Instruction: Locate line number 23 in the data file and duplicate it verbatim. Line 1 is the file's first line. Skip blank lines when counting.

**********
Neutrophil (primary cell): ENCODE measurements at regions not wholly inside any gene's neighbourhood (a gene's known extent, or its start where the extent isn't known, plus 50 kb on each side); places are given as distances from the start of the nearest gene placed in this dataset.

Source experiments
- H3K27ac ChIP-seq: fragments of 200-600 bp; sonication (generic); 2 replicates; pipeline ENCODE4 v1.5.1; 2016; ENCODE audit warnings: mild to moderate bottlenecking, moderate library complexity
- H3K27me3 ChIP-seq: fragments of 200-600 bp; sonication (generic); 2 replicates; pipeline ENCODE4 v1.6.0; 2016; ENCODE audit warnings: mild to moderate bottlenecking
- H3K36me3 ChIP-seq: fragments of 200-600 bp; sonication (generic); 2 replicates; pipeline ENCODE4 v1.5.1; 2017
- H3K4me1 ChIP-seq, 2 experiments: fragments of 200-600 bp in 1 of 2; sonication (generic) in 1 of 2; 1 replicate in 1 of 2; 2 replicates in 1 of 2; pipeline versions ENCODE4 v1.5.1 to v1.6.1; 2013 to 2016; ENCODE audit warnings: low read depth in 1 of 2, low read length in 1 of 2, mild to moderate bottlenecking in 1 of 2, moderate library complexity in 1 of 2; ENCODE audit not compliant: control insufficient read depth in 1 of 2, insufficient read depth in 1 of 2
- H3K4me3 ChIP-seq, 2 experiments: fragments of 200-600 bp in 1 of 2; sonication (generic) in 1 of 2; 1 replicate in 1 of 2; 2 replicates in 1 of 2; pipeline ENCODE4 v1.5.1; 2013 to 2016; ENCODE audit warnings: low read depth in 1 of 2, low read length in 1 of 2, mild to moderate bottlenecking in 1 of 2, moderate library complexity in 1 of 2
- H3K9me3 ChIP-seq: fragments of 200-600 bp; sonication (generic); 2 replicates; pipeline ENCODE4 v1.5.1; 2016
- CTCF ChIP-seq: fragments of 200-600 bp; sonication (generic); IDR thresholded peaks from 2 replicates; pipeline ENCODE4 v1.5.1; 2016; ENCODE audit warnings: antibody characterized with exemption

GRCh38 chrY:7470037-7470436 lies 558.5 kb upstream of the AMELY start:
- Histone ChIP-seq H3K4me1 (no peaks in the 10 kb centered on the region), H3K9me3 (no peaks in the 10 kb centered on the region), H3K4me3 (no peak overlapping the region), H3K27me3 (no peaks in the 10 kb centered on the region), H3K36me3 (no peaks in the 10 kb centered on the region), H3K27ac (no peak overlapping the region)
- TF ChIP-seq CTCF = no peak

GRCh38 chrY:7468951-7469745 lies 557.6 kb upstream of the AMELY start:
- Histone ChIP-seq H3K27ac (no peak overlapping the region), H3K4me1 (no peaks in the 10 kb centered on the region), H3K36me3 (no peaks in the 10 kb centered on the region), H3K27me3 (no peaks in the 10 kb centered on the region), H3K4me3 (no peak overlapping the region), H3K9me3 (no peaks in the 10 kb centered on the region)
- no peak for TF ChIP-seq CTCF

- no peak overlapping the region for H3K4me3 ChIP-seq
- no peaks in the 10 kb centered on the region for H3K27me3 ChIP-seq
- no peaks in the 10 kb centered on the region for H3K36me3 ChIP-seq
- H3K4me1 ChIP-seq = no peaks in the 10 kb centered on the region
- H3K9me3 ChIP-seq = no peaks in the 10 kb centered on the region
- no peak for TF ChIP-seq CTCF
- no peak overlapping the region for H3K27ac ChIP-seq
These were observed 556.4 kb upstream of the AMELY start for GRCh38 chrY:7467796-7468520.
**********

These were observed 556.4 kb upstream of the AMELY start for GRCh38 chrY:7467796-7468520.